Commitment and Consistency - If people publicly commit, verbally or in writing, to an idea or goal, they are more likely to honor that commitment. We like to appear consistent to ourselves and to others (think of the opprobrium heaped upon politicians who 'make a U-turn'!). To suddenly stop following orders or abandon dearly held beliefs can simply feel impossible to many - even in the face of mounting counter evidence (see my cognitive dissonance article).

Social proof - People will do things that they see other people are doing. 'A million people can't be wrong.' If 'everybody' is doing it then it is somehow sanctioned. This is how people get drawn into being 'fashion victims' as well as 'cult victims'. This is not just stupid blindness on our part. For humans to survive in a world of predators we had to form cohesive groups and look to others for behavioral cues. This is useful up to a point but - as with all persuaders - can be used against us and actually harm other people (see my bystander apathy article) (http://www.uncommon-knowledge.co.uk/articles/bystander-apathy.html)

Authority - People will tend to obey authority figures, even if they are asked to perform objectionable acts. Authority figures come in many different guises (and Jim Jones was certainly naturally authoritative).

Liking - People are more easily persuaded by other people whom they like. But likable people might not do very likable things and that's the problem. Cialdini demonstrated that people tend to buy from people they like. We also tend to like attractive people. It's no coincidence that cult leaders tend to be charismatic and attractive.

Scarcity - If something seems scarce then demand for it will increase. 'Limited offer' or 'while stocks last' or 'sale ends Friday' are all ways that the scarcity principle is used in marketing. In manipulative relationships it may be used thus: 'You'll never meet anyone who loves you as much as I do!' The implication is that I am rare, and so more valuable to you. Jim Jones formulated it as 'the Peoples' Temple is the only place you can be saved' and all cults will have a similar line.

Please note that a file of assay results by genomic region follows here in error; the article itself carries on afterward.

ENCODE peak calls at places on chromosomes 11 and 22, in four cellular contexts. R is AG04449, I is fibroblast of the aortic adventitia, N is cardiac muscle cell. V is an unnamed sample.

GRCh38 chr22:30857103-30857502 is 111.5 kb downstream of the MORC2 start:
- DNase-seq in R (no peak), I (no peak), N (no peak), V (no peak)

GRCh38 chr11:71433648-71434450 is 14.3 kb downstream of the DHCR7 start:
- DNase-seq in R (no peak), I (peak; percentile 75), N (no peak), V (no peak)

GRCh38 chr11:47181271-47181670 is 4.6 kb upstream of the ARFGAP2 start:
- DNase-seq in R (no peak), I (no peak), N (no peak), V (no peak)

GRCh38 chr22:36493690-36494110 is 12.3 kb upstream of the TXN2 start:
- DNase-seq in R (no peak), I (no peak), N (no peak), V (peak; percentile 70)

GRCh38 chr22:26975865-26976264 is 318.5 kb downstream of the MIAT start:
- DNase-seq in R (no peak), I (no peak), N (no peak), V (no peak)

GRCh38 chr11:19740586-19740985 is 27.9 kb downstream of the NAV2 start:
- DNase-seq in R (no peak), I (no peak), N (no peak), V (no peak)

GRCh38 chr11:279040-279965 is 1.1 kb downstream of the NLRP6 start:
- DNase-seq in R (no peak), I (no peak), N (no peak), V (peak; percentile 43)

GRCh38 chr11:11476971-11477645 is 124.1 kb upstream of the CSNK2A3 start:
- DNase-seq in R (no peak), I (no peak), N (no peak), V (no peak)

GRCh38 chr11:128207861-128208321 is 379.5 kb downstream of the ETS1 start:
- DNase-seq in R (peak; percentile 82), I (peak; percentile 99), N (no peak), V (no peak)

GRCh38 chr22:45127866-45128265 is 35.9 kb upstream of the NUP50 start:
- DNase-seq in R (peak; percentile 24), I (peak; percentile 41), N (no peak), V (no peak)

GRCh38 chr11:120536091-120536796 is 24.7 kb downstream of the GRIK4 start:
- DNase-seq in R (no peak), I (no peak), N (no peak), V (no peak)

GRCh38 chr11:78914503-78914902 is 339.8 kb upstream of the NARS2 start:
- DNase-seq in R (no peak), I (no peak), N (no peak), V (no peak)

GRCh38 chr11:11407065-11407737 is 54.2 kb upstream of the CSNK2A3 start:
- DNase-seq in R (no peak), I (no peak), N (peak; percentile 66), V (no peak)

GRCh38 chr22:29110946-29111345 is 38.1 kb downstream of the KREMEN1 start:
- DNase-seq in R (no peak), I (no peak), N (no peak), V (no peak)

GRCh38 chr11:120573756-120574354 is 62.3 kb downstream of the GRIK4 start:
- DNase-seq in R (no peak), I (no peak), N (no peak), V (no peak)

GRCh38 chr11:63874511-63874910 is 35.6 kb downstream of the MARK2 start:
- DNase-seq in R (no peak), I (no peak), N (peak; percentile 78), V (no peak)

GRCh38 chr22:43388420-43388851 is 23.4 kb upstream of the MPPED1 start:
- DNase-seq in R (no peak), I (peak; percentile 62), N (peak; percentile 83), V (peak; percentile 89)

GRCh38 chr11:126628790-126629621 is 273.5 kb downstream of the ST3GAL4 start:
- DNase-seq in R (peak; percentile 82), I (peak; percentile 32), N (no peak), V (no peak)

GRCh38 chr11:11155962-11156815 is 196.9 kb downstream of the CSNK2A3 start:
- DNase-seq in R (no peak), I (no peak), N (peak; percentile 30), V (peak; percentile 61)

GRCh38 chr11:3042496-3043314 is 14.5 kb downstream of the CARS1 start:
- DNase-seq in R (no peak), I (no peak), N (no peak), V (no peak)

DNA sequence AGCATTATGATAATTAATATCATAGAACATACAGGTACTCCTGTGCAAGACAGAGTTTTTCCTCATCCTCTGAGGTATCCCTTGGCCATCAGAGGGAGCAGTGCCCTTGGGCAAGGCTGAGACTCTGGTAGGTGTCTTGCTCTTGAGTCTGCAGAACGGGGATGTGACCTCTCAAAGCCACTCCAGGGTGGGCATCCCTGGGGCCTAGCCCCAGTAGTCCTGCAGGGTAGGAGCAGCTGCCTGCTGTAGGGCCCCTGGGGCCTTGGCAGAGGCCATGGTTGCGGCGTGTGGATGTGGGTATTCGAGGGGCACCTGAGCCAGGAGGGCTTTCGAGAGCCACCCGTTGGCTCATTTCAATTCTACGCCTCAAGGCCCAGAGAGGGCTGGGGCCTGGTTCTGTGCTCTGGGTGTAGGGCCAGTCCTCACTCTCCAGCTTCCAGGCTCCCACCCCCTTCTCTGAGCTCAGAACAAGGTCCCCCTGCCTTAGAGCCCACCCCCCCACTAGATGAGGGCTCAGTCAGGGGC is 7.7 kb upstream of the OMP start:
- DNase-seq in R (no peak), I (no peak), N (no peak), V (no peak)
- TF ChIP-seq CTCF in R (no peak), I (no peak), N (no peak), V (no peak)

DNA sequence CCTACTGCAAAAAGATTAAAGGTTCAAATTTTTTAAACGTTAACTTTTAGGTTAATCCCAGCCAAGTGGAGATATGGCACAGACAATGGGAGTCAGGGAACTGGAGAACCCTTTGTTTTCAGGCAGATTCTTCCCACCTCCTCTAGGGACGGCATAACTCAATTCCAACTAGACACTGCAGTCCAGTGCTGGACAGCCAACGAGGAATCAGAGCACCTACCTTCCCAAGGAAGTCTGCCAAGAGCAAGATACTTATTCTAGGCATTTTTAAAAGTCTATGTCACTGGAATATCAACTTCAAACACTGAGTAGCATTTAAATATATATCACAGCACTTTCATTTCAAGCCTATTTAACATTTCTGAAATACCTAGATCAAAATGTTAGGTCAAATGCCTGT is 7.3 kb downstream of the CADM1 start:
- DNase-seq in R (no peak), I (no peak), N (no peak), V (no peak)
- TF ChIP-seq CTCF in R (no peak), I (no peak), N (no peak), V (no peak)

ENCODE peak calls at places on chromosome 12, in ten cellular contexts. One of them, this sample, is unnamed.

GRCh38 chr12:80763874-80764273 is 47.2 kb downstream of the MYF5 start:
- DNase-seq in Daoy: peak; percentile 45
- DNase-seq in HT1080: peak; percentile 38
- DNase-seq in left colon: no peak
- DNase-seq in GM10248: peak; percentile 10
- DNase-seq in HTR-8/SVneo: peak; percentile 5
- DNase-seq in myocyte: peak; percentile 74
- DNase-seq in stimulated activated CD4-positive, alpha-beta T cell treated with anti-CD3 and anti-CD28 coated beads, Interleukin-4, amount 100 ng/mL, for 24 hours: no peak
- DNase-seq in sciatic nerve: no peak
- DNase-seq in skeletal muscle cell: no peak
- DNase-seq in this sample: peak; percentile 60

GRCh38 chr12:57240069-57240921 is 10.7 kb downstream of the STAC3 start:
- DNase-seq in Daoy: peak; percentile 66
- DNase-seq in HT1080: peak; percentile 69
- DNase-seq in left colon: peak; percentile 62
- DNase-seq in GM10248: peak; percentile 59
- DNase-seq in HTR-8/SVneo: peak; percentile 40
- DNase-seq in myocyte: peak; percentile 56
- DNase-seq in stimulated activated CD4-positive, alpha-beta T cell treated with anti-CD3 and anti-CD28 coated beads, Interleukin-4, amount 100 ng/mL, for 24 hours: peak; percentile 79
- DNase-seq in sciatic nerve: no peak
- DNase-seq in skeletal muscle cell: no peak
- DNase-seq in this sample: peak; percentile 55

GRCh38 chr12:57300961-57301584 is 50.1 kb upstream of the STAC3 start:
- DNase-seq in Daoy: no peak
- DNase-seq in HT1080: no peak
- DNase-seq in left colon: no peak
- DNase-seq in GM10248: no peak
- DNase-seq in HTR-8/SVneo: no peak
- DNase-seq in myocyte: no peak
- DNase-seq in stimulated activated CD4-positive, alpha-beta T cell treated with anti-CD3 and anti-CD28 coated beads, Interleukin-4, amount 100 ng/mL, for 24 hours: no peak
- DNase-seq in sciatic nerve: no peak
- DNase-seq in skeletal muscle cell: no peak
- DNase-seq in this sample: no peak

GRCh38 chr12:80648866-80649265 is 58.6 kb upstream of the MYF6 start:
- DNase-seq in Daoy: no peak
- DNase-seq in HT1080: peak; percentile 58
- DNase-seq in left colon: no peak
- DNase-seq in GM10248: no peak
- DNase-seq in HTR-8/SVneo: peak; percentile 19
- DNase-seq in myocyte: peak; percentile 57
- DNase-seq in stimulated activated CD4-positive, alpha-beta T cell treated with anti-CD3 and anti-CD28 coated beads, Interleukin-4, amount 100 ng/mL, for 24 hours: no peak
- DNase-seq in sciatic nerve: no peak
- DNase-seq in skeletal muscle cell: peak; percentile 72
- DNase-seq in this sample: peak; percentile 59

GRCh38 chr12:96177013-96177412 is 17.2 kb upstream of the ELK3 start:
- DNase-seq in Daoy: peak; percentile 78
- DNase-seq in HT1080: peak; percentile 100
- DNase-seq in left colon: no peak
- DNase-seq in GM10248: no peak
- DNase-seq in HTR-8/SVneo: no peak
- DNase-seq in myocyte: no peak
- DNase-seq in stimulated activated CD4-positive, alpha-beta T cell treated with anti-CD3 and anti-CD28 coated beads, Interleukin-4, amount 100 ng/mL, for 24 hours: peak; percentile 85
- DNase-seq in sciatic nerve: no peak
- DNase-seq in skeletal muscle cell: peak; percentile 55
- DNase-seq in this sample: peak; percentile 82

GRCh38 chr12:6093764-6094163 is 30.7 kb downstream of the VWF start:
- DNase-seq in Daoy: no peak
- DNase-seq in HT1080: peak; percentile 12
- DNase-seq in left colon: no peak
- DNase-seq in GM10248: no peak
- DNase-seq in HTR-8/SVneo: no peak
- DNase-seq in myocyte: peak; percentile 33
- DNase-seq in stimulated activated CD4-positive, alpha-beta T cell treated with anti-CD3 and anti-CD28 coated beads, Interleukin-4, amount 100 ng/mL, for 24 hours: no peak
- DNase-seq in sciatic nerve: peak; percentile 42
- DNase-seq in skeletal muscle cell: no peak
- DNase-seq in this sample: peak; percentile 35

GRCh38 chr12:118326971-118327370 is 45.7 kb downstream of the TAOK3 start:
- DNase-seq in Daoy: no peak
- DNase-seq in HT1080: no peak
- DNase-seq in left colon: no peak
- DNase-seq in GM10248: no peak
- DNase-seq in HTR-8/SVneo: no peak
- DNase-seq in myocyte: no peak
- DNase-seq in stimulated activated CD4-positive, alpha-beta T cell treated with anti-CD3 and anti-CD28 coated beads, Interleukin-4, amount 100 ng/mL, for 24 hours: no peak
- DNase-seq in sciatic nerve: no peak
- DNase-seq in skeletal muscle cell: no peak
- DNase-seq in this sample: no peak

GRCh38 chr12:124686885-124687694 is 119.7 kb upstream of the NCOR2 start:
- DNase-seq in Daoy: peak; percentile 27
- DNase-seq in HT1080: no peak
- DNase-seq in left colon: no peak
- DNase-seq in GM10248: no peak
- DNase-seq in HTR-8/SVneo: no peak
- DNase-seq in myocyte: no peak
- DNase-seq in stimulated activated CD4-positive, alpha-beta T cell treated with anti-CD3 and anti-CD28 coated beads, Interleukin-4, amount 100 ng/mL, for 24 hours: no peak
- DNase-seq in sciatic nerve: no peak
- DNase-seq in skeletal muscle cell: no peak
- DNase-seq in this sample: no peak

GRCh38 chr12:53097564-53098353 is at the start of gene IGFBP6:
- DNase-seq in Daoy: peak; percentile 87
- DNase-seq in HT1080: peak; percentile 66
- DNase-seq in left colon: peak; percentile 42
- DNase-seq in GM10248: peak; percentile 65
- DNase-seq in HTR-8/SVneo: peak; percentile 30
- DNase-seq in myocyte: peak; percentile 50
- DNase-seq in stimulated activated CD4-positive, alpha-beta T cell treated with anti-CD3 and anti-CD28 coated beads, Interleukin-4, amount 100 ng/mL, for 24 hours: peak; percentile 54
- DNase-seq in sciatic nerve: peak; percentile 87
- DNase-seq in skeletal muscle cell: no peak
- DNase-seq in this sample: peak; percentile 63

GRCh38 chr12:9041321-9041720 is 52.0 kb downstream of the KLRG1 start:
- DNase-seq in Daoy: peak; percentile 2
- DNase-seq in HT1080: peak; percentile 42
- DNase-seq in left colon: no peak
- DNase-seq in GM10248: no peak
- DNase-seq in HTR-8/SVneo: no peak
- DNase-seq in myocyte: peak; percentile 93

So to protect yourself from the more excessive manipulations of organizations and individuals you need to:

  • Be aware that 'promise of gain' and 'threat of loss' are basic universal tools for manipulating belief and behavior.
  • Understand that if your basic emotional and physical needs are not adequately met, you become more vulnerable to anyone willing to exploit this gap. Just understanding this can help inoculate you against falling victim to cults and other manipulations.
  • Observe how Cialdini's 'weapons of influence' operate in everyday life (often in benign ways) and how they are linked to the universal needs.
  • And lastly - stay calm. A calm mind can perceive the world much more clearly and objectively.

Most people and organizations are not actually out to exploit or manipulate others but, as the unfortunate followers of Jim Jones back in 1978 discovered, when they do, horrible things can happen.

Back to Personal Development articles

blog comments powered by Disqus
Need Help? Visit the Help Centre

Mark Tyrrell
Creative Director